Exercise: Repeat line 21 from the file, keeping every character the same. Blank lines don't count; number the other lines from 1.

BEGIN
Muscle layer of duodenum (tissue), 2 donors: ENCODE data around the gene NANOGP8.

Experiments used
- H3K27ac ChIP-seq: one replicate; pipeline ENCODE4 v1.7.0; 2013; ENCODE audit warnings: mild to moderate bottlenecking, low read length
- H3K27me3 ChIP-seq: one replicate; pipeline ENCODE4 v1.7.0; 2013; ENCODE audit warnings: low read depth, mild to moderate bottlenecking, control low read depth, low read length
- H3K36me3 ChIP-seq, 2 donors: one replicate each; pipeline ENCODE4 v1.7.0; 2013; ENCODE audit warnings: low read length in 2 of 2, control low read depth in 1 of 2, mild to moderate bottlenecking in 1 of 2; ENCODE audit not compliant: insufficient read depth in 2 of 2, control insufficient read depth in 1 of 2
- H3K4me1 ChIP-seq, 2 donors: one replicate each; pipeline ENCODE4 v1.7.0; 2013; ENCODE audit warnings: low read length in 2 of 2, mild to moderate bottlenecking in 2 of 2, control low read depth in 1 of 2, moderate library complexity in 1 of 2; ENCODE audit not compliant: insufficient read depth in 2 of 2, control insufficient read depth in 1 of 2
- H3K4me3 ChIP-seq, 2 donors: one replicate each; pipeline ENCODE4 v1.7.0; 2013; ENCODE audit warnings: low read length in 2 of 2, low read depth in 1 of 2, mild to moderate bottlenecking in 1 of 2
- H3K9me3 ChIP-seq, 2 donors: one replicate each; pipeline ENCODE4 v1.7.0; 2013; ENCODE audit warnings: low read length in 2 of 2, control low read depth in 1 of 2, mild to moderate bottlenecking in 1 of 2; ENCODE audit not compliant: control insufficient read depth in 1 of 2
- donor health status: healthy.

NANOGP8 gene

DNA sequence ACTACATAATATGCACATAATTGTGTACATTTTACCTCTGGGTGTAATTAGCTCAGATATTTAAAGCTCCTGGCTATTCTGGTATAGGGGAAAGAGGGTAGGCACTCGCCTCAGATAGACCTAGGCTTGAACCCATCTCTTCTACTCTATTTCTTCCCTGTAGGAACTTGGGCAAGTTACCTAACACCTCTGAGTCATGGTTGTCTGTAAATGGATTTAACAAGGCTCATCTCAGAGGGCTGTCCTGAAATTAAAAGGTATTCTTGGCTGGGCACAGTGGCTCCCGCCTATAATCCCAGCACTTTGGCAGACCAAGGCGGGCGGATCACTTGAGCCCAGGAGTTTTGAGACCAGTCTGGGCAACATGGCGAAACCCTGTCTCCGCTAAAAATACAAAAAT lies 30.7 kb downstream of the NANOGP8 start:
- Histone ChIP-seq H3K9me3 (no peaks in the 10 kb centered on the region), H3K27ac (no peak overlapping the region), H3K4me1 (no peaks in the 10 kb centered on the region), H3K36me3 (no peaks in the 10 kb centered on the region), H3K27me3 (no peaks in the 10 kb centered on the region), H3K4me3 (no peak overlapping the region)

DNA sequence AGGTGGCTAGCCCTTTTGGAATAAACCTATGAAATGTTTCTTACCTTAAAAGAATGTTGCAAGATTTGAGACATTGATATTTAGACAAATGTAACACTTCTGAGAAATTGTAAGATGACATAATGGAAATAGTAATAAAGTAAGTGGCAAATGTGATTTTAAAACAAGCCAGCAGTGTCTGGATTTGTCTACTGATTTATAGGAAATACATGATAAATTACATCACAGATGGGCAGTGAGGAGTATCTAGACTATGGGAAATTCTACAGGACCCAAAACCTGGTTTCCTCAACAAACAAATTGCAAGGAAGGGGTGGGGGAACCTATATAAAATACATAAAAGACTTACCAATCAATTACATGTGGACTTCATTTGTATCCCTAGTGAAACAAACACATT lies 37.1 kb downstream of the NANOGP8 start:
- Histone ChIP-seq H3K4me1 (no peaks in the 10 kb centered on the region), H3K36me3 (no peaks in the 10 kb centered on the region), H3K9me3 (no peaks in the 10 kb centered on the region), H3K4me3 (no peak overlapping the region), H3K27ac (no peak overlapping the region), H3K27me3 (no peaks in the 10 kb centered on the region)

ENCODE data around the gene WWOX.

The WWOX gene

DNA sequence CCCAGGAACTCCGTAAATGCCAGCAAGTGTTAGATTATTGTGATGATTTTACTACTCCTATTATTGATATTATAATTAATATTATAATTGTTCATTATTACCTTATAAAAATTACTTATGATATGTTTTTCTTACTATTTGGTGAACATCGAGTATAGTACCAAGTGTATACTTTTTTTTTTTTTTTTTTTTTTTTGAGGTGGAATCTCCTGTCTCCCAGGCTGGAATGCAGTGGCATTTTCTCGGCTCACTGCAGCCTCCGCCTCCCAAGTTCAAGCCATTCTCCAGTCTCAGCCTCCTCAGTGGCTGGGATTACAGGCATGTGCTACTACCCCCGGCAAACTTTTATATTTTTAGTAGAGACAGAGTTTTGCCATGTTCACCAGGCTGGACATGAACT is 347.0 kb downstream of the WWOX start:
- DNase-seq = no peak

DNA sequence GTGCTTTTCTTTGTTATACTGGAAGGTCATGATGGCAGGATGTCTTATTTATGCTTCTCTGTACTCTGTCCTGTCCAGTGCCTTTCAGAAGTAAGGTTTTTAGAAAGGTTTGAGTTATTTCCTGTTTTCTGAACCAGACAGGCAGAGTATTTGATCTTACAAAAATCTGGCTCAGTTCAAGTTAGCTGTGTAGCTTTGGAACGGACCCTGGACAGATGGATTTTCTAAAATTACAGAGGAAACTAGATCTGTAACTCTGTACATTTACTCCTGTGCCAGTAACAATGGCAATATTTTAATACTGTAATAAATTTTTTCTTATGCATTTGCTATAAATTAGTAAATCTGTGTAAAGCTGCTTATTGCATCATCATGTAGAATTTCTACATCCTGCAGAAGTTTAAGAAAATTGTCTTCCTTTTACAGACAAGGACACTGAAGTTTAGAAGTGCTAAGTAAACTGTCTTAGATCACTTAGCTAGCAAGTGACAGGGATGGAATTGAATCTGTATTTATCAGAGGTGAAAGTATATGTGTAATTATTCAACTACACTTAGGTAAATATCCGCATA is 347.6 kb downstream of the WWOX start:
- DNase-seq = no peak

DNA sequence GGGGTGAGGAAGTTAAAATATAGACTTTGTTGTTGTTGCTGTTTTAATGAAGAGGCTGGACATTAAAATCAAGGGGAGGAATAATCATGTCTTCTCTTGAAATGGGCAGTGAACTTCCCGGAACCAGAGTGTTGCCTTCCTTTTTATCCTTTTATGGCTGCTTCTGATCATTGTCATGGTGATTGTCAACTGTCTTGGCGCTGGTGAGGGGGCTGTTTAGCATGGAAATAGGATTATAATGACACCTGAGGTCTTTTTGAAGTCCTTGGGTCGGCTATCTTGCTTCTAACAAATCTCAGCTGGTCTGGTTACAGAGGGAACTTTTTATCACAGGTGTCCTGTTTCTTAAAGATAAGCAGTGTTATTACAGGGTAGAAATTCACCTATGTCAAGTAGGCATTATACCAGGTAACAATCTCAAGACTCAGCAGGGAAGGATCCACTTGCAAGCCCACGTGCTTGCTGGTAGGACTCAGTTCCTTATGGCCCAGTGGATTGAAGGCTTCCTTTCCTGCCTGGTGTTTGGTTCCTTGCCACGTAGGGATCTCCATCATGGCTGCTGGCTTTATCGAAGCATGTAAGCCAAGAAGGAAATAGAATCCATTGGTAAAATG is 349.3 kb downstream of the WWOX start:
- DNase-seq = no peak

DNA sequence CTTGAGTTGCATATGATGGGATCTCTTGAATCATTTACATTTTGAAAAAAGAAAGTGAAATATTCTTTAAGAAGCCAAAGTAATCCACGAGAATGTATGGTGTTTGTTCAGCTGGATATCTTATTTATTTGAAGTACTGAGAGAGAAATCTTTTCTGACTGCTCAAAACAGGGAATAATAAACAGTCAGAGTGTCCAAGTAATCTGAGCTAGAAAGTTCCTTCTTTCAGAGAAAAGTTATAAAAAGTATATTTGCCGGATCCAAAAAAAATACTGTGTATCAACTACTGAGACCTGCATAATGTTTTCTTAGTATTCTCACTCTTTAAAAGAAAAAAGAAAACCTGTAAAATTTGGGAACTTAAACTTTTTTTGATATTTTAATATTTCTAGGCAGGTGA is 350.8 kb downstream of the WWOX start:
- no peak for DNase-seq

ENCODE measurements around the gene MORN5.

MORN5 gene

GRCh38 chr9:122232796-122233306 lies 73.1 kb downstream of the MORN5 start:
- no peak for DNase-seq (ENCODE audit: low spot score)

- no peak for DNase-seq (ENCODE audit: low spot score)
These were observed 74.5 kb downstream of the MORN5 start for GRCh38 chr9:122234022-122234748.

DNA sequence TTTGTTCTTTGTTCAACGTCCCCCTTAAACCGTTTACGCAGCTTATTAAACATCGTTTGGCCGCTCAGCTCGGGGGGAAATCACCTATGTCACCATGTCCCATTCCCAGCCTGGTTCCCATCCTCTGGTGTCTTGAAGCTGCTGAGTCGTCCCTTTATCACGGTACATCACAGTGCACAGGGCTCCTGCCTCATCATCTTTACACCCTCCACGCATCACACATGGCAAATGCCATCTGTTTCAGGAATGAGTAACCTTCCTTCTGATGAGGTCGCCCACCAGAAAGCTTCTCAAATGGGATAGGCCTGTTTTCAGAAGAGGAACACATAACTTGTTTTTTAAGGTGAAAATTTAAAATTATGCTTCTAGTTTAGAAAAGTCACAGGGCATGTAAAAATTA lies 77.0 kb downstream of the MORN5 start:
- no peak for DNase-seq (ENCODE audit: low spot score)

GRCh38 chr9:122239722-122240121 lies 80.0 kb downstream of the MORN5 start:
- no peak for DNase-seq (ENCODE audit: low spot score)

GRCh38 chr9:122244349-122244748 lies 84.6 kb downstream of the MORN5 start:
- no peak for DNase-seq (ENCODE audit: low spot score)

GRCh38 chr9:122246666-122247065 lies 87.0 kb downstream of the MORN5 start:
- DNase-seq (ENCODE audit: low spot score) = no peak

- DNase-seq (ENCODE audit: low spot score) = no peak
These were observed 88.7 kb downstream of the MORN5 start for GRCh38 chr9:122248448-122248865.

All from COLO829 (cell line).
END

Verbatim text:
DNA sequence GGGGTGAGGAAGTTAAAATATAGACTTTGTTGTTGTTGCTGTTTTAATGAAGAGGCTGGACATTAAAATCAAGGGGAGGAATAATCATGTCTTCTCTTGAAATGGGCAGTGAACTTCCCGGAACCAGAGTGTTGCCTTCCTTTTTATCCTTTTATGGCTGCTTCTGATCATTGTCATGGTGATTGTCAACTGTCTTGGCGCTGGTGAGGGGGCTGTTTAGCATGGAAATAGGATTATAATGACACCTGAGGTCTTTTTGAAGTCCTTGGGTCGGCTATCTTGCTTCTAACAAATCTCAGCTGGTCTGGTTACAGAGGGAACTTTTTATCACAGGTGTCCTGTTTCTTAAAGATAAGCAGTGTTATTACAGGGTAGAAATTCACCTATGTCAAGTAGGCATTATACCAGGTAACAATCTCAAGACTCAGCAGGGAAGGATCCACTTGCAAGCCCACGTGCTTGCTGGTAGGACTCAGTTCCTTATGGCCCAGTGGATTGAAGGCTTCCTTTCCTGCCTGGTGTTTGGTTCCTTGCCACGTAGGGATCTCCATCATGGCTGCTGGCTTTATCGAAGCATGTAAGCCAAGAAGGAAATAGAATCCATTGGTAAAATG is 349.3 kb downstream of the WWOX start: